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Lessons from the Arctic

Bugerbutka.
Bugerbutka.
One of the reoccurring themes while traveling in the Arctic was the importance of flexibility. Anytime you head into the unknown, a bit of flexibility is key, but this proved to be especially true in the far north. First and foremost, everything in Svalbard is weather dependent. 

We quickly learned that our itinerary would be determined by the weather. Our Capitan and expedition leader determined that our best route would be to circumnavigate Spitsbergen counterclockwise. We were the anomaly, and all of the other 20+ ships went clockwise. This turned out to be a great decision, all of our planned landings came to fruition, and we didn't experience any weather related delays or issues. We heard the other ships had to cancel a number of their landings and experienced mainly overcast days. Meanwhile we were enjoying the sunshine and blue skies. Every evening, after the days activities, we would meet in the lounge to discuss the plans for the following day. These "plans" were always pitched as "proposals" just in case the weather chose not to cooperate. 

We also heard many times about how the quickly the weather could change. We experienced this first hand during one afternoon on our hike up to Faksevagen, it started out snowing sideways. We half-questioned whether the hike would even be worth it, since there obviously would be no view. By the time we got up to the viewpoint the clouds had cleared and we could see blue skies for miles. At this point I regretted having so many jackets on. Fortunately I was able to shed a few layers to stay at the optimal temperature.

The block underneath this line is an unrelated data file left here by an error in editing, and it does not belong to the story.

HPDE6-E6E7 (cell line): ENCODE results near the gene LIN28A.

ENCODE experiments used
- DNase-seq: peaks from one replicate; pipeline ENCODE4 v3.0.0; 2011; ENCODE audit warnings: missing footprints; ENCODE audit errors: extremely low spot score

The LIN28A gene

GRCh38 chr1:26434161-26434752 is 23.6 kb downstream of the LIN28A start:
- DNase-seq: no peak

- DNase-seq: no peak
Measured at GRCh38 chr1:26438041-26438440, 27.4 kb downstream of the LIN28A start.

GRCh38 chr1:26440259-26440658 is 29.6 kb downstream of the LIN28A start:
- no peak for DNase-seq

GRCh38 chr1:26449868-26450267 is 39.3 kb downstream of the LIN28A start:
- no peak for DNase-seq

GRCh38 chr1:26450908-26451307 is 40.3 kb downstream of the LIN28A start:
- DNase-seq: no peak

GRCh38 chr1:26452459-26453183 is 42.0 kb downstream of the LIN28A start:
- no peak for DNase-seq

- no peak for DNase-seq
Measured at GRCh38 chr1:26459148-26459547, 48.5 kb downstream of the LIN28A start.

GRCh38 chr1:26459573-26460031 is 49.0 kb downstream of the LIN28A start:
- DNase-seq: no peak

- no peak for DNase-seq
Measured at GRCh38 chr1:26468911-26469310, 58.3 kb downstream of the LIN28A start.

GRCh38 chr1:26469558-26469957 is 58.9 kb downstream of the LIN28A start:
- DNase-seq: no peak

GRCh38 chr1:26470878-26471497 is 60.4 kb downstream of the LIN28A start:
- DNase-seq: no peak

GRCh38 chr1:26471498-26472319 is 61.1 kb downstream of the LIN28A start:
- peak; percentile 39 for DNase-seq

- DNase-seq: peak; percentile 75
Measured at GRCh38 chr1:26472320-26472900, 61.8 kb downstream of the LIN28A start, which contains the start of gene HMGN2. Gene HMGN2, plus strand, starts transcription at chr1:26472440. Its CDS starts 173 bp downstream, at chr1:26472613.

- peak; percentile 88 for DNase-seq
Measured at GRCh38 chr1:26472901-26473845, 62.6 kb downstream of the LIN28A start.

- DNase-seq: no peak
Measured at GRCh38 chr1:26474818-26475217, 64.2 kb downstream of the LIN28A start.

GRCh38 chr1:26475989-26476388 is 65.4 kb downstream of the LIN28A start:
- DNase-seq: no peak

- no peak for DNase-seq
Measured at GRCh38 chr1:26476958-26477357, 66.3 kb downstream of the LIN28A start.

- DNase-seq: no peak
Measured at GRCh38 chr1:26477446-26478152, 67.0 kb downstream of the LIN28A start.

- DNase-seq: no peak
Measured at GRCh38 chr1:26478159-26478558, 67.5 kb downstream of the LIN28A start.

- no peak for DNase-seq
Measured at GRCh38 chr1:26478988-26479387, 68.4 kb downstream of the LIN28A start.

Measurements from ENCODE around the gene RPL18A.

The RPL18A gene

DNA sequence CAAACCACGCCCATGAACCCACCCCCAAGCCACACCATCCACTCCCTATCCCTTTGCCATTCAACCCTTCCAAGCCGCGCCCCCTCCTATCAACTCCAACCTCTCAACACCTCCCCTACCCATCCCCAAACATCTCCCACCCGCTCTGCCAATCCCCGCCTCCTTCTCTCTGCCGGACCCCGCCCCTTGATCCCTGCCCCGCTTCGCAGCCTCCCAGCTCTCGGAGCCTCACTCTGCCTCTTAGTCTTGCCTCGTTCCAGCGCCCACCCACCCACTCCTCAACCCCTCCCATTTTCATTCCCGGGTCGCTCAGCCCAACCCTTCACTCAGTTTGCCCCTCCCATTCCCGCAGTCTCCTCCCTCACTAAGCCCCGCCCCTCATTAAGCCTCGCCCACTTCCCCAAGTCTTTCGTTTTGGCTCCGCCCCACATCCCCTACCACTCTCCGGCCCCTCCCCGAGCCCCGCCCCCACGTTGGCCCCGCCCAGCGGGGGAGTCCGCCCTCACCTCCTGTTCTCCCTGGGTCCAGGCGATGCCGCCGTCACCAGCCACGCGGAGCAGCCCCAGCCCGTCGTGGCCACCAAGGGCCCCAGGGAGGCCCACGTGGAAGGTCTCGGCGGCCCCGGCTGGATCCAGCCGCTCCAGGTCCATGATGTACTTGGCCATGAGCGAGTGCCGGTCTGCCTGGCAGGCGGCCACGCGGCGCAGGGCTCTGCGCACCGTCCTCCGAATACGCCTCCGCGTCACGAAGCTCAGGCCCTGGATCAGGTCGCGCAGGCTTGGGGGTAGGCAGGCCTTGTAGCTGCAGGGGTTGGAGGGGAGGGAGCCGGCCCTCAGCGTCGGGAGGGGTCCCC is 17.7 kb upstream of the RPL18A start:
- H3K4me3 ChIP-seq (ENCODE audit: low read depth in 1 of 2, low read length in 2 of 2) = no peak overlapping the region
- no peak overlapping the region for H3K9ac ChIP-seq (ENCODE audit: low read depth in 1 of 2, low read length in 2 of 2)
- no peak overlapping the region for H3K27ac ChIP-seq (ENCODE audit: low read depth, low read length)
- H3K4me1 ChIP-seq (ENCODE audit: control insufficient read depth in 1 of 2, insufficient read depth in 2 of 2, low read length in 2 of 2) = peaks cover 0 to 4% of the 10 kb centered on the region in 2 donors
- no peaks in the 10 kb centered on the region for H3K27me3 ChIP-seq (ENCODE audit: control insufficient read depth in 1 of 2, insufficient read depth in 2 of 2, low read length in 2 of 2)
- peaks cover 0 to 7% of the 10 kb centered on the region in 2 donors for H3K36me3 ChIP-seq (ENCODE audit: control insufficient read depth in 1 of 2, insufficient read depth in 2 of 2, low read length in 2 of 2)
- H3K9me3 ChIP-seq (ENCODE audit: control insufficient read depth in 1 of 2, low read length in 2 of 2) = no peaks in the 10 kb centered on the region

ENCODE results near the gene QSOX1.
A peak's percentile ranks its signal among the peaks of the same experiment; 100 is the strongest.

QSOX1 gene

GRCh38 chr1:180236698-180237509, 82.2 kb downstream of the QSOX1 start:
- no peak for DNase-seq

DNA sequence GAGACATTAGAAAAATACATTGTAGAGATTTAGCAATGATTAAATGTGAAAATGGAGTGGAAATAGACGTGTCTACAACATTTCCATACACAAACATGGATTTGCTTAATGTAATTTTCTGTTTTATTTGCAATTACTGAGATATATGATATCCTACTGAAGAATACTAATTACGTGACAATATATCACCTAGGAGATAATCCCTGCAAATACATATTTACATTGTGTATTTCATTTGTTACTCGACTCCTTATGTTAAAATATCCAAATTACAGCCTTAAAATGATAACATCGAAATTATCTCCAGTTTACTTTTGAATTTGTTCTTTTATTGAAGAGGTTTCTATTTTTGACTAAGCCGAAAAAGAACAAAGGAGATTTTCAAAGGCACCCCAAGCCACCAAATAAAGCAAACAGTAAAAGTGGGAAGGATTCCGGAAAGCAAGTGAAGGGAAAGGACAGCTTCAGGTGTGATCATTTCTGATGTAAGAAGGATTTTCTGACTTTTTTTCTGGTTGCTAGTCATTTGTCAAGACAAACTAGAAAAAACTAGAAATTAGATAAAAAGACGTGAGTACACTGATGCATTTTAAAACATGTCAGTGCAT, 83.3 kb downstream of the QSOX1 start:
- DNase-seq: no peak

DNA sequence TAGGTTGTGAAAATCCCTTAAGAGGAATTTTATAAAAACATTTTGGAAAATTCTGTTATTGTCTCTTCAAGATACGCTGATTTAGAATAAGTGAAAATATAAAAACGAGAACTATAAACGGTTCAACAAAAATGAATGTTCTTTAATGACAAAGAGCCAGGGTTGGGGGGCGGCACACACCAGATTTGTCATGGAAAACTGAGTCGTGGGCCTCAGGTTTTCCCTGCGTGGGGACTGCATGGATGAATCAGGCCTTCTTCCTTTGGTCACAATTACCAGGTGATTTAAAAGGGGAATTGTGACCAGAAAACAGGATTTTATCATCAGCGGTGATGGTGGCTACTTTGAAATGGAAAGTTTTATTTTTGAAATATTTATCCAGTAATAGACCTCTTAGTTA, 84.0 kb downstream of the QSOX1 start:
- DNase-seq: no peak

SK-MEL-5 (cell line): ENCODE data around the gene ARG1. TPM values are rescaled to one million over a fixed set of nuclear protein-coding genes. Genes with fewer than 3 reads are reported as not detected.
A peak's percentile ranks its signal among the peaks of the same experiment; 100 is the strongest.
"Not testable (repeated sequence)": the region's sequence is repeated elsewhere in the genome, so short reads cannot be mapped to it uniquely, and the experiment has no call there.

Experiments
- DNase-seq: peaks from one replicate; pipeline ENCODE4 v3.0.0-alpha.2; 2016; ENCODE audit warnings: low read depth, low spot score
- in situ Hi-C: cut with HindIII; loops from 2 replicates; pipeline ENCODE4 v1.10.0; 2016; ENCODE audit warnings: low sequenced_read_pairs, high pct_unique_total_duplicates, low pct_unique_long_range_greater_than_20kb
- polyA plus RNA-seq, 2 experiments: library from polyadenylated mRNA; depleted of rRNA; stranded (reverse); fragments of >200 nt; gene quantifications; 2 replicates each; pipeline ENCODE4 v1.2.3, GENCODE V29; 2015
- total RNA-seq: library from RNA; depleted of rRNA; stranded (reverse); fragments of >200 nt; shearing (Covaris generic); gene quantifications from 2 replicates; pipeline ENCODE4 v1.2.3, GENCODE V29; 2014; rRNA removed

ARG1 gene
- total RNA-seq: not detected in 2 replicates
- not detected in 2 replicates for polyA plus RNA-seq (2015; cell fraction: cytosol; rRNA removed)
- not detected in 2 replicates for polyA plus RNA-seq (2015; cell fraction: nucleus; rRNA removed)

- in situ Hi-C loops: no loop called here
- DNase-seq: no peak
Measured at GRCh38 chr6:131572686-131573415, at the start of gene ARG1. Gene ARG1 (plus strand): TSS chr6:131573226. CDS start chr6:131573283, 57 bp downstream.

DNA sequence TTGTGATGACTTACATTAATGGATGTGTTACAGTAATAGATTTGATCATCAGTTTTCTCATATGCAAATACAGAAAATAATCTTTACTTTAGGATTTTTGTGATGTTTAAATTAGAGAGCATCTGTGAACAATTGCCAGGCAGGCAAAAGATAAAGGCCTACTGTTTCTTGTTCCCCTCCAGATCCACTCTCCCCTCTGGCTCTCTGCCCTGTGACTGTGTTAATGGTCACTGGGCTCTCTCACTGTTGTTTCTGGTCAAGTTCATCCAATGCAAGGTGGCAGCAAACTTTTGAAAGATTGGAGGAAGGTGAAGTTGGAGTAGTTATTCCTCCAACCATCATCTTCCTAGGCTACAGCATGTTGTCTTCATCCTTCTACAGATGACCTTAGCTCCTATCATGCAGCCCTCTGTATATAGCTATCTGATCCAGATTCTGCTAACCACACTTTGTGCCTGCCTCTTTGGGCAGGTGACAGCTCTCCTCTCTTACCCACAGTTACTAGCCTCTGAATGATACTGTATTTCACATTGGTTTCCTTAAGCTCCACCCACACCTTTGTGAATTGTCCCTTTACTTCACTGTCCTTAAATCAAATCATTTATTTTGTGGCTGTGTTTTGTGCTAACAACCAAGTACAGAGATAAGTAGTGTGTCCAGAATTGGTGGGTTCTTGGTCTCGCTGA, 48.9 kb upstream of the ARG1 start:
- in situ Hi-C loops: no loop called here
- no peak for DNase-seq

Some Arctic travel Tips:
*Be flexible & open minded- Plans will change for weather reasons, for wildlife reasons or just because. Enjoy the moment and the unique experience!
*Bring layers- The weather is unpredictable. I often went back and forth between jackets and long sleeve tops multiple times a day. Our ship provided us a large waterproof parka, and usually a simple capielene long sleeve layer underneath was proficient. Other times all I needed was a light fleece layer. The last thing you want is to get too hot and start sweating and end up cold, so being able to shed/add layers as needed is key.
*Bring binoculars- We were lucky to get up close to a lot of wildlife, but I was glad to have my binoculars when we saw polar bears from afar and there is nothing like looking at a walrus through binoculars from 30 meters away. No one wants to feel left out when everyone else is ooh-ing and aw-ing while viewing the wildlife!
*Bring Waterproof pants- We found out this was a "requirement" on our ship, and we were grateful we had these During the zodiac rides to and from the shore you will get wet. Waterproof pants were a lifesaver. 

 

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